I met Aaron and his group of friends at the ranger station, signed permits, loaded bear canisters, and talked optimistically about our pending assault on Mt. San Gorgonio. The weight of the pack when it is first loaded onto your shoulders always surprises you, no matter how many times you have done it before.
The first mile of the Vivian Creek Trail is the steepest, removing any possibility of getting a warm-up or stretch in, or really, any of the other recommendations that your Physician may give you regarding exercise. I hated my pack and I hated whichever goddamn son-of-a-bitch had designed all of these switchbacks on the trail. We were awarded relief earlier than normal, however. By some stroke of luck or Aaron's genius planning, our camp was less than 3 miles from the trail-head. We dropped our packs, set up camp, and hid the food from any marauding bears.
Back on the trail, we moved quickly, free from the weight of all of our belongings, and still relatively fired up on adrenaline and caffeine. Like a bunch of idiots, we brought minimal water and no clothing other than the t-shirts and shorts that we had on. For a group of guys experienced enough to know better, I can only chalk this up to amnesia or temporary insanity. Mile after mile, switch-back after switch-back, one better-equipped hiker after another, we floundered up the tallest mountain in Southern California.
By necessity, we drank less water, rationing some for the return, and our rest stops became longer and longer. Sitting on the flat rocks with legs stretched out, feasting on small oranges that Adam called "cuties," (of which I have since learned is the real name), it became easy to toy with the idea of just sitting down forever. Each time that we got back up, our legs protested a little louder. They started with a "do we have to?" and evolved to a shriller "what the fucking fuck is your problem?" Temperamental little bastards...
After getting above the tree-line, we realized the extent of our stupidity. The wind whipped, and with no trees to mute the force, we got lashed by the gales, turning our hands purple and numb, and our minds fondly remembering the "old days" of camping. You know, the ones with smores and ghost stories. More and more hikers looked at us strangely as they passed us on the way back down.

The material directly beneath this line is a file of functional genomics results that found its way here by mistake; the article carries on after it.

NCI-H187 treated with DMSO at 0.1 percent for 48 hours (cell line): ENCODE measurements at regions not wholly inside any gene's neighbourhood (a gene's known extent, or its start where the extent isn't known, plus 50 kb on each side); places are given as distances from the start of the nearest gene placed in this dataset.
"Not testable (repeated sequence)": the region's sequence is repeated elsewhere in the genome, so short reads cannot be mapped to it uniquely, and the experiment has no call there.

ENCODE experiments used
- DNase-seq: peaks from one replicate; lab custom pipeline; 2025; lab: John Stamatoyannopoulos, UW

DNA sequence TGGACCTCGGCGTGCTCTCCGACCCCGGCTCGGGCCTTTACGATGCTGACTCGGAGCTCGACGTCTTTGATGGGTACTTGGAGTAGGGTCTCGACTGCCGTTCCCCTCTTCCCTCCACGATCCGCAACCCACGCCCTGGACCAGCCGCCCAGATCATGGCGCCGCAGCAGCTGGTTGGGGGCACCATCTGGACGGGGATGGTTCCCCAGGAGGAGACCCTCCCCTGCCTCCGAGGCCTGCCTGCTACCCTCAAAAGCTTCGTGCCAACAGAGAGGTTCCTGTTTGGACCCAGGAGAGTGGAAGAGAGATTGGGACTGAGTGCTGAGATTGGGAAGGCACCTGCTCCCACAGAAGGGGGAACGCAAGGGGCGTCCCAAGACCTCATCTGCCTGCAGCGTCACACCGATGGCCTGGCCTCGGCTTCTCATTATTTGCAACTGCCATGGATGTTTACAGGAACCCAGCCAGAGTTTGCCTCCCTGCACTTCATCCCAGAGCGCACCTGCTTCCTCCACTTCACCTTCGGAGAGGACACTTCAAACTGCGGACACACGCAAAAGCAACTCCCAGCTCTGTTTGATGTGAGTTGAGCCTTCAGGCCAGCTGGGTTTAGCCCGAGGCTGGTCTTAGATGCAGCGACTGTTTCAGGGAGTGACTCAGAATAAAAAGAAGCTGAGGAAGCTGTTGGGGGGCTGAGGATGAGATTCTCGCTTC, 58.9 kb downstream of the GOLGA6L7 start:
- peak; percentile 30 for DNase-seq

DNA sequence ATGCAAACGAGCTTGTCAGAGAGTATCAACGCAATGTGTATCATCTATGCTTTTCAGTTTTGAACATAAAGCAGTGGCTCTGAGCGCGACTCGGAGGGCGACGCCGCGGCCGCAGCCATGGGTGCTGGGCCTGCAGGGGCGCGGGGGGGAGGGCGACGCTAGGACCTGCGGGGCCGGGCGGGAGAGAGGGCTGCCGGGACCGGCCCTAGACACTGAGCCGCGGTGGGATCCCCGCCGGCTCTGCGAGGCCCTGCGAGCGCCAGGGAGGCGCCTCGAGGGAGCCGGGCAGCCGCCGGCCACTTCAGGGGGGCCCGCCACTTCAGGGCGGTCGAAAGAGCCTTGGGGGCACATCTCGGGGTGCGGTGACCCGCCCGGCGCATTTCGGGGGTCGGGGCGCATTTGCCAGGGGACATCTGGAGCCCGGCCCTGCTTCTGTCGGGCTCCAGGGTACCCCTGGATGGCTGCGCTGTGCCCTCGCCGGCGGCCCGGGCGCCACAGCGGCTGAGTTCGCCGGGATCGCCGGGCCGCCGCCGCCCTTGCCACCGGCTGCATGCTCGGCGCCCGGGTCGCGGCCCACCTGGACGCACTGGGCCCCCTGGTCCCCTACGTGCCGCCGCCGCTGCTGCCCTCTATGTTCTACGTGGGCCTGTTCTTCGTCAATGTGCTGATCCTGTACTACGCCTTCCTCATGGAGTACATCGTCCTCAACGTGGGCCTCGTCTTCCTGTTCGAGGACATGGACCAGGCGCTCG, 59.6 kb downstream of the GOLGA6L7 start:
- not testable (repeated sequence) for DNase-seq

"Is that all the clothes you have?"
"Is that all the water you have?"
"I hope you have more clothes than that hidden somewhere."
"Yes," "yes," and "we wish we did too." But we didn't. So we kept walking. We finally got over the false summit, a huge rocky mound that thinks its funny, and lures the unsuspecting into thinking you are almost done. It then kicks sand in your face, laughs at you, and steals your girlfriend. Aaron and I jogged the final push, startling a few kindly folks as we jostled past them, and tried not to get taken off of our feet by the wind.
The summit was just under 11,500 feet, and provided the panoramic views of southern California that it is famous for. The wind was damn near knocking us over. We posed for a couple of pictures, and then shared our whiskey, a flask of Bulliet Bourbon that was a gift from my cousins. One of the world's toughest grandmothers had reached the peak as well, and took an impressive slug of the fire water. We couldn't see, hear, or do anything for the cold and the wind, and estimated the wind-chill factor to be close to freezing, so we got the hell out of there.
Tough Grandma and Aaron
Aaron and I at summit
Exposed along the ridge, the wind got even more intense, and loosening your grip on the earth to take a step forward was to risk being knocked completely ass over tea kettle.
Video from the summit. Turn up the volume to hear the wind.
We finally got back to camp, and were bitterly disappointed to find that no batch of sorority girls had arrived in our absence, an unlikely scenario I'll admit, but one which had incubated in our minds and discussion so firmly that we had almost come to expect it. No sorority girls.
After watching me struggle mightily with my tent for what must have been an hour, Eric was kind enough to lend me his engineering assistance. It went up in no time, of course. Amazing what can be accomplished when one member of the party actually has some common-sense and ingenuity. Thanks, Eric. And thanks for not laughing at me.
Aaron jimmy-rigged one hell of a rope contraption that brought our bag of used dishes high above the head of any normal bear, and we stashed the canisters far from camp. Despite that, it was a relatively sleepless night. Obviously half-stupid from whiskey and exertion, I became convinced that a cavalry of bears and armed Vikings were coming to raid our camp, steal the liquor and kill us all.
The bear/Viking cavalry from my imagination
Breakfast was Lucky Charms and powdered milk, beef jerky, power bars, and a shit-heap of energy-Gu. Adam and Alex led the charge down the mountain, and we were sipping ice-cold beers and mowing down burritos by noon.
Aaron bear-proofing our camp
Alex becoming one with a tree spirit
Another mountain conquered, and good times were had by all.